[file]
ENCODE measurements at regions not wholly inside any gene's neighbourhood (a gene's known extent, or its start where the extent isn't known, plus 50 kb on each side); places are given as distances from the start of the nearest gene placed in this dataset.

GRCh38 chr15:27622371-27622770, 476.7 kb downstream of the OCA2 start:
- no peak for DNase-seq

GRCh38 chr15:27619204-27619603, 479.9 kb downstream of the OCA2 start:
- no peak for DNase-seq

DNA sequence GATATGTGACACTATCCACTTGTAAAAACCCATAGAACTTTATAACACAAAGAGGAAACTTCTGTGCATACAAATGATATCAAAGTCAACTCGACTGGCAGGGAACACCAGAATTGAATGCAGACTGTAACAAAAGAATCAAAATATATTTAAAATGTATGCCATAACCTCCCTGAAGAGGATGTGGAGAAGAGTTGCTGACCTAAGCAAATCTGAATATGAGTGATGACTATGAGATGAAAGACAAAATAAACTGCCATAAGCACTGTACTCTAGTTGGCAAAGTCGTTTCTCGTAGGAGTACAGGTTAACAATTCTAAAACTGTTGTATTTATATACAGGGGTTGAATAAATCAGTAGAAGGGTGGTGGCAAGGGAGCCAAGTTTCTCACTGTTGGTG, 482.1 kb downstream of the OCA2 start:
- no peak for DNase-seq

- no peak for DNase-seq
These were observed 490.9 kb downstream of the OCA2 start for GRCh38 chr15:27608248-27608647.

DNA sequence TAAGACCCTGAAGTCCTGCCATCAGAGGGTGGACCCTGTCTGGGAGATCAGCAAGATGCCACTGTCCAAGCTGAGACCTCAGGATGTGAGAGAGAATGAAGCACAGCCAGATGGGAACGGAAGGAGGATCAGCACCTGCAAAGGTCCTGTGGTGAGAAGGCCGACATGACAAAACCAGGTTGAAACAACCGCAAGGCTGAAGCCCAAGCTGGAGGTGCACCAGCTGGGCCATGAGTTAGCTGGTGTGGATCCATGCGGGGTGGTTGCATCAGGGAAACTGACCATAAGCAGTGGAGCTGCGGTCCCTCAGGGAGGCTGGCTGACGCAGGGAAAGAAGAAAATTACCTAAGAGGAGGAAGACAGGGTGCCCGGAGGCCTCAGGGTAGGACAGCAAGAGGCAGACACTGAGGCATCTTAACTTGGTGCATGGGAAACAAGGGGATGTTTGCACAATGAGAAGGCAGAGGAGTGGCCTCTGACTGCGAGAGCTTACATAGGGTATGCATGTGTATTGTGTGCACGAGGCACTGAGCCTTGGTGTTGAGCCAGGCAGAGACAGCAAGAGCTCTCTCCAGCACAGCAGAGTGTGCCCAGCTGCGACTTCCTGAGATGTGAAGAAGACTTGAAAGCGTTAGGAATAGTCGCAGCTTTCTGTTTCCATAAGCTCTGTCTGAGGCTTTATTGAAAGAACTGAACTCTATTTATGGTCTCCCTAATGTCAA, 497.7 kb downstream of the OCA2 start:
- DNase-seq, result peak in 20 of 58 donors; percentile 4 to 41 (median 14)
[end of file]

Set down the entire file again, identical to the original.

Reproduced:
ENCODE measurements at regions not wholly inside any gene's neighbourhood (a gene's known extent, or its start where the extent isn't known, plus 50 kb on each side); places are given as distances from the start of the nearest gene placed in this dataset.

GRCh38 chr15:27622371-27622770, 476.7 kb downstream of the OCA2 start:
- no peak for DNase-seq

GRCh38 chr15:27619204-27619603, 479.9 kb downstream of the OCA2 start:
- no peak for DNase-seq

DNA sequence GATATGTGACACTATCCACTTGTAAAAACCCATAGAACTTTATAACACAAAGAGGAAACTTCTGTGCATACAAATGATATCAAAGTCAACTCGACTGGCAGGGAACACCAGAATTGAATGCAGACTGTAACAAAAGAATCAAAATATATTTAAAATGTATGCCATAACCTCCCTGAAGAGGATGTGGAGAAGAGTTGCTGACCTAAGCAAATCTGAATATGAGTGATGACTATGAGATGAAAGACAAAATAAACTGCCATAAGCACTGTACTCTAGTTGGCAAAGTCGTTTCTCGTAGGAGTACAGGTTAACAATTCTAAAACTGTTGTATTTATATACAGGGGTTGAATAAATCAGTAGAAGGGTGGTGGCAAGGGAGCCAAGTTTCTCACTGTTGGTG, 482.1 kb downstream of the OCA2 start:
- no peak for DNase-seq

- no peak for DNase-seq
These were observed 490.9 kb downstream of the OCA2 start for GRCh38 chr15:27608248-27608647.

DNA sequence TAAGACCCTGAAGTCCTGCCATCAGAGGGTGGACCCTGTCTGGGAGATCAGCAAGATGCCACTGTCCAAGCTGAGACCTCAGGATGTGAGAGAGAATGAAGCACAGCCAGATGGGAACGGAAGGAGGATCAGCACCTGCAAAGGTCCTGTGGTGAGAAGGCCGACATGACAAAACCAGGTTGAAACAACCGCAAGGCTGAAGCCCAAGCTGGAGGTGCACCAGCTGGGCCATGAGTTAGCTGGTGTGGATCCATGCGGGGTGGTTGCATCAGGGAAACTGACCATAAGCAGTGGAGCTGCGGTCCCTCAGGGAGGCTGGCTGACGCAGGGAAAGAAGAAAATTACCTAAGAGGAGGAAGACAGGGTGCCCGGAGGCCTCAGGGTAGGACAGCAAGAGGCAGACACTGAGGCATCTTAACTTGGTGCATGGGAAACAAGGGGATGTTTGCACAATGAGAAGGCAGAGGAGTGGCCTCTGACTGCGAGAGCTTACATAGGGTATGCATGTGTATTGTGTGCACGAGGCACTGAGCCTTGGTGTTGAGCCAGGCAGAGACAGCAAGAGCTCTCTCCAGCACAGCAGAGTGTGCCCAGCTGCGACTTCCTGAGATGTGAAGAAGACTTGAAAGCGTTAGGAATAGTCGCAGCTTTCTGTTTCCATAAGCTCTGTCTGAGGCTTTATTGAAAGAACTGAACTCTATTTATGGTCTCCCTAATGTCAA, 497.7 kb downstream of the OCA2 start:
- DNase-seq, result peak in 20 of 58 donors; percentile 4 to 41 (median 14)